While glyphosate is considered to be nonselective and controls most weeds, it is not effective on a few of the most common weeds in Florida landscapes, such as artillery weed (Pilea microphylla) (Figure 2). This glyphosate-tolerant weed may spread if glyphosate is repeatedly used. Widespread use of glyphosate without rotating to herbicides with a different mode of action has also led to the prevalence of many glyphosate-resistant weeds, such as horseweed (Conyza canadensis) and parthenium ragweed (Parthenium hysterophorous) (Figure 4), which are both common in Florida.
Because glyphosate is so effective, it is often used as a "stand-alone" tool, which is not recommended. Any pest-control strategy should be integrated, meaning that a variety of tools are used to manage pests in a responsible manner. One herbicide should not be overly relied upon for control due to risks of resistance development, along with a host of other concerns that may arise from an environmental or plant safety standpoint.
Current Glyphosate Use in Florida Landscapes and Licensing
On a commercial level, glyphosate is primarily applied to landscape beds and other nonturf areas of landscapes by landscape maintenance contractors. These companies may provide general lawn and landscape maintenance services and may spot treat weeds in planting beds as part of these services. Anyone applying a pesticide as part of their employment to areas other than their own property must be licensed in the state of Florida. This includes glyphosate applications. More information on pesticide licensing requirements is available on the Florida Department of Agriculture and Consumer Services website (https://www.fdacs.gov/Business-Services/Pesticide-Licensing).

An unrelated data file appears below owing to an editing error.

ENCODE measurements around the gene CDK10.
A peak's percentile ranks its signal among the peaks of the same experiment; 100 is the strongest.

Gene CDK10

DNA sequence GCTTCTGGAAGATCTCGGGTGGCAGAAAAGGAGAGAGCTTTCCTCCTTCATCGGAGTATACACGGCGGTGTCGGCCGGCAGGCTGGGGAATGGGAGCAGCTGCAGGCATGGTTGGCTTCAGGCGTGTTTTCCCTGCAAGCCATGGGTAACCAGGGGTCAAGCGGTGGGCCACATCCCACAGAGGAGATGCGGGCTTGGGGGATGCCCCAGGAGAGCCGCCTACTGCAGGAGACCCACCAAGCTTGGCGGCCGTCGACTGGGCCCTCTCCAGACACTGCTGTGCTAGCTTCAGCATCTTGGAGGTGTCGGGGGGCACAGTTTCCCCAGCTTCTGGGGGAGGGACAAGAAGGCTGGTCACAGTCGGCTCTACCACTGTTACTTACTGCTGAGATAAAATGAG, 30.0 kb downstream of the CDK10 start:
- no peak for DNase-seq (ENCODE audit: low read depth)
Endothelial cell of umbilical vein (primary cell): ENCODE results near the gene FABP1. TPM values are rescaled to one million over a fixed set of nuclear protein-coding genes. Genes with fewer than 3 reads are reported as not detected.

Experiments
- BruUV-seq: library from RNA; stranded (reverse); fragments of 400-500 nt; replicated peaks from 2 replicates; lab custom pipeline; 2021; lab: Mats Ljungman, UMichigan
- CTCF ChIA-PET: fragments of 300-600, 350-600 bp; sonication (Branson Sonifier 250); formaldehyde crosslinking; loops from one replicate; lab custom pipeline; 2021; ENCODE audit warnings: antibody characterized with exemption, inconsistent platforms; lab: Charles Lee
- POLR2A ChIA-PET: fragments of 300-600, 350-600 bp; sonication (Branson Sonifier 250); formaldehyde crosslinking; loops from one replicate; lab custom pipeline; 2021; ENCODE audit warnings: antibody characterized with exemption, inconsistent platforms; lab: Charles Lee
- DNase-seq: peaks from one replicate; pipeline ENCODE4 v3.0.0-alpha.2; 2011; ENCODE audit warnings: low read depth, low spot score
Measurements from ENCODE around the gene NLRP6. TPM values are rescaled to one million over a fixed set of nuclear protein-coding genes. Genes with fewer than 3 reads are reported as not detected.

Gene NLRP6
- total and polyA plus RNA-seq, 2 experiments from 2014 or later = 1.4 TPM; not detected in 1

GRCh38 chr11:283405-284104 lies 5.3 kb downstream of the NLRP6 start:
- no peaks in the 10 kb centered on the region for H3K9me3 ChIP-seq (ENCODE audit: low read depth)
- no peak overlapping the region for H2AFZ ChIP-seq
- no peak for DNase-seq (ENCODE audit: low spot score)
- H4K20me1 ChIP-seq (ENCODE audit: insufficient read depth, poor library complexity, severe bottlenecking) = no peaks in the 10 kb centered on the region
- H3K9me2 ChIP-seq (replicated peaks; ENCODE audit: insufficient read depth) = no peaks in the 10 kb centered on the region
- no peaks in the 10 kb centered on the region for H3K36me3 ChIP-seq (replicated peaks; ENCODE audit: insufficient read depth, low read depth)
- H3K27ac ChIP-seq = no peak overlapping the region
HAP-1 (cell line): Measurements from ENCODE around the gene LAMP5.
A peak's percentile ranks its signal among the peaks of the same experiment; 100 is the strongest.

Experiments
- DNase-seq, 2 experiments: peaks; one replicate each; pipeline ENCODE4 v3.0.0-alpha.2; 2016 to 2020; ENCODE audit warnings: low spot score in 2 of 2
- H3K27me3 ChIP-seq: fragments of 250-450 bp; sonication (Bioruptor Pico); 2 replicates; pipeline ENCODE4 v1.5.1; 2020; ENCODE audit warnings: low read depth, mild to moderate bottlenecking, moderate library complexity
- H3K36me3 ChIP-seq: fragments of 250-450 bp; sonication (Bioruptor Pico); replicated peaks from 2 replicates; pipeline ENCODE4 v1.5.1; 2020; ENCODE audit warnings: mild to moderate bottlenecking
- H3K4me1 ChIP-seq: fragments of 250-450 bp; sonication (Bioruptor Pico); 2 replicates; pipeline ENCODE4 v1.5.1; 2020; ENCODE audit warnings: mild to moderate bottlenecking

Products that contain glyphosate as the only active ingredient carry a "Caution" label signal word, meaning that applicators with a Florida Limited Commercial Maintenance License (also referred to as the "RoundUp License") can apply it to landscape planting beds as long as no powered equipment is used (only pump sprayers or hand-pump backpack sprayers are allowed). While the Limited Commercial Maintenance License is commonly referred to as the "RoundUp" license, people holding this license can apply any pesticide with a "Caution" label to planting bed (nonturf) areas. More information on each Florida pesticide category is available here: https://sfyl.ifas.ufl.edu/hillsborough/professional-horticulture/licensing/#Orn_turf.